Alcoholic liver diseases in Japan and modification by hepatitis virus

Yoshinori Horie, Yoshiyuki Yamagishi, Hiromasa Ishii

Research output: Contribution to journalReview articlepeer-review

1 Citation (Scopus)


Recently incidence of alcoholic liver disease (ALD) has been increasing in Japan associated with an increase in alcoholic beverage consumption. There have been a large number of reports about the relationship between alcohol and hepatocarcinogenesis, but it remains controversial. In this review, we addressed 1) the recent trend in incidence of ALD including severe alcoholic hepatitis (SAH), liver cirrhosis (LC), and hepatocellular carcinoma (HCC) in heavy drinkers in Japan, and 2) the characteristics of HCC in heavy drinkers with negative serum markers for viral hepatitis. We carried out nation-wide survey by asking for the hospitals that are approved by the Japanese Society of Gastroenterology for recent aspects of in-patients with ALD. Except for HCC, percentage of ALD without viral hepatitis is more than 70%, which is increased when compared to the national survey carried out in 1992. Percentage of alcoholic LC without positive markers for viral hepatitis was 61% and alcohol plus virus group was 39%. Furthermore, in alcoholic LC patients without HCC, those who did not have viral hepatitis were 80%. However, the percentage of HCC without viral hepatitis was 27% of all of the heavy drinkers with HCC. Regarding our own cases, subjects were 432 HCC patients who were admitted to our hospital since 1995. There were 296 cases (68.5%) of HCV-positive, 70 cases (16.2%) of HBV-positive, 27 cases (6.3%) of both HCV- and HBV-positive. Thirty-nine cases (6.7%) were negative for serum markers for viral hepatitis. Among them, 13 cases (3.0%) were not heavy drinkers (non-B, non-C, non-alcohol) and 26 cases (6.0%) were heavy drinkers (non-B, non-C, heavy drinkers). Twenty-five of these 26 (96.2%) cases had cirrhosis. In conclusion, since the consumption of alcohol is increasing in Japan, the frequency and number of cases of alcoholic liver cirrhosis are increasing. Viral hepatitis infection, however, still plays an important role in hepatocarcinogenesis in heavy drinkers. Radiographic examinations at an appropriate interval for HCC are recommended, even in cases with alcoholic liver cirrhosis who are negative for serum markers of viral hepatitis, to ensure the early diagnosis of HCC.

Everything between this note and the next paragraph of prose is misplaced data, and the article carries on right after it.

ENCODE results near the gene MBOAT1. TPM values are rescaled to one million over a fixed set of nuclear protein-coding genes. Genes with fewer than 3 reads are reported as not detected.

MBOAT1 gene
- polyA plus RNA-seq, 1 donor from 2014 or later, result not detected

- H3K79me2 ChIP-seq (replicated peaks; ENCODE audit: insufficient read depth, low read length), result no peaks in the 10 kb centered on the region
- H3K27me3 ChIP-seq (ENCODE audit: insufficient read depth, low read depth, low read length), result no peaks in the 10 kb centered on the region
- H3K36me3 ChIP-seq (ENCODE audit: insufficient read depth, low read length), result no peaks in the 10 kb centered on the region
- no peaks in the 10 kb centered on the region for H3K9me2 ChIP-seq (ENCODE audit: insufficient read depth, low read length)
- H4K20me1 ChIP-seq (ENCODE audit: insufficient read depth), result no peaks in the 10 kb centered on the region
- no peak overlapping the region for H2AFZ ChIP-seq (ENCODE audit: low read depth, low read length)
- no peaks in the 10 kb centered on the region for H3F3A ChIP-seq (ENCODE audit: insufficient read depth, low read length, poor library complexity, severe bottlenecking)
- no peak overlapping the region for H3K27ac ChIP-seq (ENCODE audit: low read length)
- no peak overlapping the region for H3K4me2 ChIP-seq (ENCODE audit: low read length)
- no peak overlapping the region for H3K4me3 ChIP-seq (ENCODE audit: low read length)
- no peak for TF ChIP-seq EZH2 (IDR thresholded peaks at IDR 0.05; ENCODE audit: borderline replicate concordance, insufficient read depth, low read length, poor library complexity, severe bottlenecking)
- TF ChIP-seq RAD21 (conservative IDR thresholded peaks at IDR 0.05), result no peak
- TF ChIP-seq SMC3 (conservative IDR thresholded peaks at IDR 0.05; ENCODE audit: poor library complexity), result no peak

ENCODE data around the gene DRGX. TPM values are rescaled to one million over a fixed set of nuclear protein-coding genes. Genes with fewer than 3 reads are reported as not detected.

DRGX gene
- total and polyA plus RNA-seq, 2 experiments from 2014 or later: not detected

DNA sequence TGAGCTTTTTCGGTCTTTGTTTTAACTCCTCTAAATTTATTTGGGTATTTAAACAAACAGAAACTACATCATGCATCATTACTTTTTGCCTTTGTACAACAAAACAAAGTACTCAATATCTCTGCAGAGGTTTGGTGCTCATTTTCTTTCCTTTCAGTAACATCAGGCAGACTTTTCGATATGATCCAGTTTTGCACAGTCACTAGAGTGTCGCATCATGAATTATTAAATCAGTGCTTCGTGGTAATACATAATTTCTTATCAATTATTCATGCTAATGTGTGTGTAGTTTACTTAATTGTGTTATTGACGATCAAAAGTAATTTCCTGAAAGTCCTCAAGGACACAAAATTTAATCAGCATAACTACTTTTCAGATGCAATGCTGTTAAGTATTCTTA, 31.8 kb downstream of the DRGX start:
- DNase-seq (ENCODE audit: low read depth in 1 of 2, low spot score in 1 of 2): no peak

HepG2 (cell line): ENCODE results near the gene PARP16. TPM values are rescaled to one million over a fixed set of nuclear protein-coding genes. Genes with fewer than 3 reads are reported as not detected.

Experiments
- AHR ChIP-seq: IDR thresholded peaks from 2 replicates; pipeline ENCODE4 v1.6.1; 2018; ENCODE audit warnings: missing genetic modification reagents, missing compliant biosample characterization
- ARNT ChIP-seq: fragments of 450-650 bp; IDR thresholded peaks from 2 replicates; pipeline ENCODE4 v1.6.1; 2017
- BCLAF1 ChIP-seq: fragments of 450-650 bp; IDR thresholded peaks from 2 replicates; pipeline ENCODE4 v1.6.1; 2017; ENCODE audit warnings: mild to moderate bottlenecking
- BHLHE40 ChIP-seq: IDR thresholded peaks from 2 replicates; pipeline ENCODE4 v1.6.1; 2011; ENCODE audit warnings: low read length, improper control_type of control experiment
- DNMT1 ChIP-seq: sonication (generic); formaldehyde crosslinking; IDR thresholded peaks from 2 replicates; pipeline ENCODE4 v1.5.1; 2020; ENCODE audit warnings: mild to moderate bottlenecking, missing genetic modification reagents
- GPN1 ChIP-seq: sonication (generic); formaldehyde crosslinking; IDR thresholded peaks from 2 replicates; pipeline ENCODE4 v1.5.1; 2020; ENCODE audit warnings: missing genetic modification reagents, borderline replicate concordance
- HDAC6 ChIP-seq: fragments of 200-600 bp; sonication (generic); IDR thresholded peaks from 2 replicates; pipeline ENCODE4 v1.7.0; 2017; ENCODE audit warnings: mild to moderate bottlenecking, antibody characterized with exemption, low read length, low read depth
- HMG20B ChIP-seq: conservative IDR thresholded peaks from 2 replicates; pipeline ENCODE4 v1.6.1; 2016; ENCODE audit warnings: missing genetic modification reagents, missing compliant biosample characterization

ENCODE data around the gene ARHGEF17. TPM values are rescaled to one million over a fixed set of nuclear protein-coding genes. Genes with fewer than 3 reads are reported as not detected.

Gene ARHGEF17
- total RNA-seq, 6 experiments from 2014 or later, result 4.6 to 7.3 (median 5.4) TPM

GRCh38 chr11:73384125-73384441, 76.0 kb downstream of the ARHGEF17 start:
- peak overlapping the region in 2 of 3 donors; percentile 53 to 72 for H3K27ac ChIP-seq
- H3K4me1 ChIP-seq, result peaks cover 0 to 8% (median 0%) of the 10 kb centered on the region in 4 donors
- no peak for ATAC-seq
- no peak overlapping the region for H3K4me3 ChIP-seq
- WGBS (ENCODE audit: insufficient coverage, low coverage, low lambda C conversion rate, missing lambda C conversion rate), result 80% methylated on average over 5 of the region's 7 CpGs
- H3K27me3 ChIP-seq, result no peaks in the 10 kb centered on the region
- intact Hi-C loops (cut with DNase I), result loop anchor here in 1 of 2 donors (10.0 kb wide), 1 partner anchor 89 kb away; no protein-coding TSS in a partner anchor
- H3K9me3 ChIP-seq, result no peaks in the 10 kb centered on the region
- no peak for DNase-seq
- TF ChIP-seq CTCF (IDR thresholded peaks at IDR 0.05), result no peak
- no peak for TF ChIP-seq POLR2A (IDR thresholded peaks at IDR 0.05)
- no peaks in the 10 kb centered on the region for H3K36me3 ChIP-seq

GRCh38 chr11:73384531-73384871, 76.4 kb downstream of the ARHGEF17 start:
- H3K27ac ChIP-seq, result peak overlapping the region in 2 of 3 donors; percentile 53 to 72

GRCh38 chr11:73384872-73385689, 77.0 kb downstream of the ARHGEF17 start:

Original languageEnglish
Pages (from-to)403-414
Number of pages12
JournalNihon Arukoru Yakubutsu Igakkai zasshi = Japanese journal of alcohol studies & drug dependence
Issue number5
Publication statusPublished - 2003 Oct
Externally publishedYes

ASJC Scopus subject areas

  • General Medicine


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